I mean, I barely do anything on Facebook these days, and my feed typically seems to be the same half a dozen people talking, or showing off, about the same four or five things: babies, politics, music, holidays, running. Which is fine and everything, but it has started to feel restrictive and reductive, because nobody else is saying anything. It's a bit boring.
Unlike some, I enjoy it when people post the minutiae of their lives on Facebook, Twitter and Instagram - like we all did in the early days, before people started blocking us for it. So long as it isn't all showing off or whingeing, it's nice to read about and see what people are doing, what they're thinking, or feeling, or what they've bought.
Isn't that what social networking was for? Yet often we criticise those who do that, to the point where they become too paralysed, for fear of being accused of digital narcissism. These days, too many of us are too afraid to share, for what it might bring about in return.
Step forward Nintendo.
I wouldn't normally review a social media app on here, but obviously Miitomo is different; it's the first Nintendo product in many, many years to appear beyond the confines of Nintendo's own hardware.
It's potentially a signpost to the future of the company, an indication - even as it heads towards the release of its next standalone console - that Nintendo might not have total faith in its ability to continue as a hardware manufacturer.
Consequently, it's a pigeon step. Rather than release the obvious Mario game, it utilises the company's Mii characters to find a new way to get people to interact with one another. As a result, it's welcoming to Nintendo fans, and doesn't alienate newcomers. It's establishes a Nintendo way of doing things, a sort of primer in the Nintendo philosophy.
There are shades of Animal Crossing and Tomodachi Life here, a demonstration of how Nintendo can take established formats - as it did with Splatoon, for instance - and feed it through its own filter. In this case, it's Nintendo doing Facebook or Twitter. Indeed, finding friends is a simple case of linking Miitomo to your Facebook and Twitter accounts.
In Miitomo you create a character, then you answer questions about yourself - what did you last eat, or buy, or what you might think about dolphins - while dressing up your customised Mii in various outfits.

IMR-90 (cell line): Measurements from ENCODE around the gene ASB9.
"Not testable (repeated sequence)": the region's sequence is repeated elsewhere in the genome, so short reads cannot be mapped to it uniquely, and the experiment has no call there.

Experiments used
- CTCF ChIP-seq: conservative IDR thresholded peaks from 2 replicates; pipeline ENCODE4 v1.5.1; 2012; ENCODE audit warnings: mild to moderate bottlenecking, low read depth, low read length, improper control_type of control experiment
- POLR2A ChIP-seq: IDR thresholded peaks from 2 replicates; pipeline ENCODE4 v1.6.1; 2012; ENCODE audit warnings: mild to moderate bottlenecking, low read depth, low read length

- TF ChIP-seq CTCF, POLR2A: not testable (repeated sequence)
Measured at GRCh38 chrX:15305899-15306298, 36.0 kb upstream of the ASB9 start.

Your Mii then autonomously interacts with the Miis of other people - they might just wander into your house to tell you something random about them. These interactions earn you coins, which can be spent on new outfits, or wacky mini games. And yes, that mention of coins might set alarm bells ringing: we're in freemium territory, and there's a limit to how fast you can generate coins without spending real money.
The most significant success of Miitomo is how Nintendo-y it feels. That's going to be important for the company going forward. It proves that Nintendo games work on hardware that isn't Nintendo's own.
Whether Miitomo becomes a success is something that can only really be judged long-term. Already, I'm getting slightly bored by answering questions, and dressing up my Miis. The app might also prove too idiosyncratic and bizarre to have real wide-ranging appeal. When Facebook and Twitter work, it's because of how unobtrusive and open they are. Miitomo by comparison funnels you down certain paths, chooses the topics for you.
Once the novelty of creating weird-looking characters, getting them to speak aloud whatever filth your mind can conjure, or pose them for strange pictures - arguably the most fun it offers, in how it seems tailored to creating meme-like images - it feels slight.
SUMMARY: Very, very Nintendo-y, but long term appeal remains to be seen.
SCORE: 6 likes out of 10.